Hundreds of COVID-19 diagnoses have been confirmed at local, state and federal correctional facilities — almost certainly an undercount given a lack of testing and the virus’s rapid spread — leading to hunger strikes in immigrant detention centers and demands for more protection from prison employee unions.

A week ago, the Cook County jail in Chicago had two diagnoses. By Sunday, 101 inmates and a dozen employees had tested positive for the virus. A nearby Illinois state prison reported a coronavirus-related death on Monday, and Michigan prisons reported 78 positive tests. The Rikers Island jail complex in New York City had at least 167 confirmed cases among inmates by Monday. And at least 38 inmates and employees in the federal prison system have the virus, with one prisoner dead in Louisiana.

“It’s very concerning as a parent,” said William Brewer Jr., whose son is serving time for robbery in Virginia. “He’s in there sleeping in an open bay with 60 other people. There’s no way they can isolate and get 6 feet between each other.”

Defense lawyers, elected officials, health experts and even some prosecutors have warned that efforts to release inmates and to contain the spread of the disease are moving too slowly in the face of a contagion that has so far infected more than 150,000 people in the United States, with more than 2,500 deaths.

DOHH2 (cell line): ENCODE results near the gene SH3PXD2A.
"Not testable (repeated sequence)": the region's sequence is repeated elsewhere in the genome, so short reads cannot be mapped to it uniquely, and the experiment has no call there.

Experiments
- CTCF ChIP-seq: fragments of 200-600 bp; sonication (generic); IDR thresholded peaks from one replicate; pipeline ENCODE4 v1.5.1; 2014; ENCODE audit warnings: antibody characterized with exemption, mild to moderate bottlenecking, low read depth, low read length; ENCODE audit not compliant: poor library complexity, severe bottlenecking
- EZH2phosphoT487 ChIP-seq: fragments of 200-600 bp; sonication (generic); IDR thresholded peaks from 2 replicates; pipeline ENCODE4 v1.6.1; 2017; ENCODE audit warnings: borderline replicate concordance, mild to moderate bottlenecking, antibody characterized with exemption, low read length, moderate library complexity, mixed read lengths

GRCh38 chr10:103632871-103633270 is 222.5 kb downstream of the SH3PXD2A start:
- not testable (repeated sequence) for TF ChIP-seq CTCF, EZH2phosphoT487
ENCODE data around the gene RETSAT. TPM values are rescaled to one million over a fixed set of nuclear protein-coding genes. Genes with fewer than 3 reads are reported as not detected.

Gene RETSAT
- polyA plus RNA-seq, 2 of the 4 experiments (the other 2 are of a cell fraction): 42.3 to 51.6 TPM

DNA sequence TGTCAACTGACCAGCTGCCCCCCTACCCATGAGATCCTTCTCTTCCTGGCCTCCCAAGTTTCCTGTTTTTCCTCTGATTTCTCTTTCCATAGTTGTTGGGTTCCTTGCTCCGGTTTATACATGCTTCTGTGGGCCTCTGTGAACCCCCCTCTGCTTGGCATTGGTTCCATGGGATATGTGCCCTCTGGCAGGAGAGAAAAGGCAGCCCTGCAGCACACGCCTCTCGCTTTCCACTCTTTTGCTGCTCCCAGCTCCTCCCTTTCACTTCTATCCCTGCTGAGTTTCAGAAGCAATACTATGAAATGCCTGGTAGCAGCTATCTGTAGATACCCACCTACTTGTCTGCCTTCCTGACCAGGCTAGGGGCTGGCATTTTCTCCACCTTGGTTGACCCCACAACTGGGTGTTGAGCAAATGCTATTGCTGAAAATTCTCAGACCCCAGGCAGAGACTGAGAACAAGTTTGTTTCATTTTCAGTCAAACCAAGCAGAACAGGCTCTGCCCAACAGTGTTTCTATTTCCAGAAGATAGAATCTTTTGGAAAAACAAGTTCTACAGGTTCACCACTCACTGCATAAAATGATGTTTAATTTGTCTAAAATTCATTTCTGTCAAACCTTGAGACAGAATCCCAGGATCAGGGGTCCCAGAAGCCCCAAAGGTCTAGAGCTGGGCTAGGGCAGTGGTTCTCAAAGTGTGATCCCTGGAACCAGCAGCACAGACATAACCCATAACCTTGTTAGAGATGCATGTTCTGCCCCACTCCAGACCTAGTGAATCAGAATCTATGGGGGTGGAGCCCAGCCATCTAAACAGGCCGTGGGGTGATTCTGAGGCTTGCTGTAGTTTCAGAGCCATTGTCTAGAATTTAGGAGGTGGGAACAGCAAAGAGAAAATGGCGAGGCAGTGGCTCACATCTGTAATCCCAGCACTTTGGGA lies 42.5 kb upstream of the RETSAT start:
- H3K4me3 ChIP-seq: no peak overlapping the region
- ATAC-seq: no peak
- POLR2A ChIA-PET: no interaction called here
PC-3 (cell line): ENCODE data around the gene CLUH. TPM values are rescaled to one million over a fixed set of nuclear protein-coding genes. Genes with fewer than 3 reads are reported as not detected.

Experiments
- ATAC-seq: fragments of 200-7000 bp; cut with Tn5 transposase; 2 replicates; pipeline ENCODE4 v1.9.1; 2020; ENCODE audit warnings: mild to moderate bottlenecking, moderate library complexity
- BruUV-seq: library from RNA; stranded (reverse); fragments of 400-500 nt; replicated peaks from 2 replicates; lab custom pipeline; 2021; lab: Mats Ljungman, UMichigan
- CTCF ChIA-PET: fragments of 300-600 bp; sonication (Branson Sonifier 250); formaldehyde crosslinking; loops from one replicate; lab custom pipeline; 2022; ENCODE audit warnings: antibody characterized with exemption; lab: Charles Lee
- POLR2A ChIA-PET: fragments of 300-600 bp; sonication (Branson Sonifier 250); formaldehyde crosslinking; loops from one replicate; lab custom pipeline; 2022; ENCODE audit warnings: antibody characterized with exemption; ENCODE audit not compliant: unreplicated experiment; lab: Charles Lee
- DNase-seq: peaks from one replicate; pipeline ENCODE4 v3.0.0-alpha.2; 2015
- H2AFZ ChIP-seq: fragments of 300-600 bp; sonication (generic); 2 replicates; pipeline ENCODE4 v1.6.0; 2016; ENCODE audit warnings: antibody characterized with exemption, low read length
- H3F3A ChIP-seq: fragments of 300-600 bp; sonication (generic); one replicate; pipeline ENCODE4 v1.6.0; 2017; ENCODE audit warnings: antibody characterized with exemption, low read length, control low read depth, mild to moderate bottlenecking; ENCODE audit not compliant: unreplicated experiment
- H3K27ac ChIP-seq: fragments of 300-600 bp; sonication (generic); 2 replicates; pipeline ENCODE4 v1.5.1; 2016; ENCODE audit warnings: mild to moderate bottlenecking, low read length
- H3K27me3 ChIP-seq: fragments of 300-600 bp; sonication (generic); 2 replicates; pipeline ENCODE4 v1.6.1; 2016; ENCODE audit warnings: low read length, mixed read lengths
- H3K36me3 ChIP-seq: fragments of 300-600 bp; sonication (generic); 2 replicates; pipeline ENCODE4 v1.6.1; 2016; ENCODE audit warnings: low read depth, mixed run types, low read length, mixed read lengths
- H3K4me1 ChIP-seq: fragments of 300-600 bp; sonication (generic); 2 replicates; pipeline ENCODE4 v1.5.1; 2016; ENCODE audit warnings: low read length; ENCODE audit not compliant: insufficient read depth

“By keeping more people in the jails, you are increasing the overall number of people who contract the virus,” and the demand for hospital beds, ventilators and other lifesaving resources, said David E. Patton, head of the federal public defender’s office in New York City, which represents nearly half of the 2,500 inmates in the city’s two federal jails. “They are playing roulette with people’s lives.”

America has more people behind bars than any other nation. Its correctional facilities are frequently crowded and unsanitary, filled with an aging population of often impoverished people with a history of poor health care, many of whom suffer from respiratory and heart problems. Practices urged elsewhere to slow the spread of the virus — avoiding crowds, frequent hand washing, disinfecting clothing — are nearly impossible to implement inside.

“Even as a visitor,” Brewer said, “if you want to wash your hands, you’ve got to walk out and go into another building to do it.”

The Federal Bureau of Prisons, which holds more than 167,000 people nationwide, has been criticized by its own employees as slow to act. On Friday, dozens of public health experts sent a letter to President Donald Trump urging him to take immediate steps to protect inmates and immigration detainees.

Attorney General William Barr said officials were trying to expand home confinement, as opposed to directly releasing federal prisoners, almost all of whom were convicted of felonies. He ordered an assessment of at-risk nonviolent inmates, particularly those who have served much of their sentence.

But it was unclear how many would qualify under a complex list of criteria. And Barr cautioned that the review would not result in immediate transfers because of the need to ensure that prisoners would not spread the virus once freed.